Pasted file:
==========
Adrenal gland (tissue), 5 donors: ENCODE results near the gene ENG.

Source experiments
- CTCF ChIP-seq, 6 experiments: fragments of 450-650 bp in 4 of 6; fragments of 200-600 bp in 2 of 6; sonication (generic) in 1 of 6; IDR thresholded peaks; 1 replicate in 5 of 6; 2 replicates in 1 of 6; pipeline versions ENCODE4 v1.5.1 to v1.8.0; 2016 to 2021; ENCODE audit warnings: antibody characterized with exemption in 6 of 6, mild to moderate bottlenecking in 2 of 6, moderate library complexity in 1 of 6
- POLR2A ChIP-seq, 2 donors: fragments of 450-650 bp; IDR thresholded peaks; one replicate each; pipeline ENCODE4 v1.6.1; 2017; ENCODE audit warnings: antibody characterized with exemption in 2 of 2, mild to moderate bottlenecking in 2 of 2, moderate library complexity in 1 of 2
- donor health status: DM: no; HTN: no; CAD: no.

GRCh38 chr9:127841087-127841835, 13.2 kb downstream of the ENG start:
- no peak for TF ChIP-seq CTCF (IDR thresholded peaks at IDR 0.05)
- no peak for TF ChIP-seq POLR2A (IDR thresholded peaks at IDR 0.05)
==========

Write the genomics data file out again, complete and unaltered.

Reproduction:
Adrenal gland (tissue), 5 donors: ENCODE results near the gene ENG.

Source experiments
- CTCF ChIP-seq, 6 experiments: fragments of 450-650 bp in 4 of 6; fragments of 200-600 bp in 2 of 6; sonication (generic) in 1 of 6; IDR thresholded peaks; 1 replicate in 5 of 6; 2 replicates in 1 of 6; pipeline versions ENCODE4 v1.5.1 to v1.8.0; 2016 to 2021; ENCODE audit warnings: antibody characterized with exemption in 6 of 6, mild to moderate bottlenecking in 2 of 6, moderate library complexity in 1 of 6
- POLR2A ChIP-seq, 2 donors: fragments of 450-650 bp; IDR thresholded peaks; one replicate each; pipeline ENCODE4 v1.6.1; 2017; ENCODE audit warnings: antibody characterized with exemption in 2 of 2, mild to moderate bottlenecking in 2 of 2, moderate library complexity in 1 of 2
- donor health status: DM: no; HTN: no; CAD: no.

GRCh38 chr9:127841087-127841835, 13.2 kb downstream of the ENG start:
- no peak for TF ChIP-seq CTCF (IDR thresholded peaks at IDR 0.05)
- no peak for TF ChIP-seq POLR2A (IDR thresholded peaks at IDR 0.05)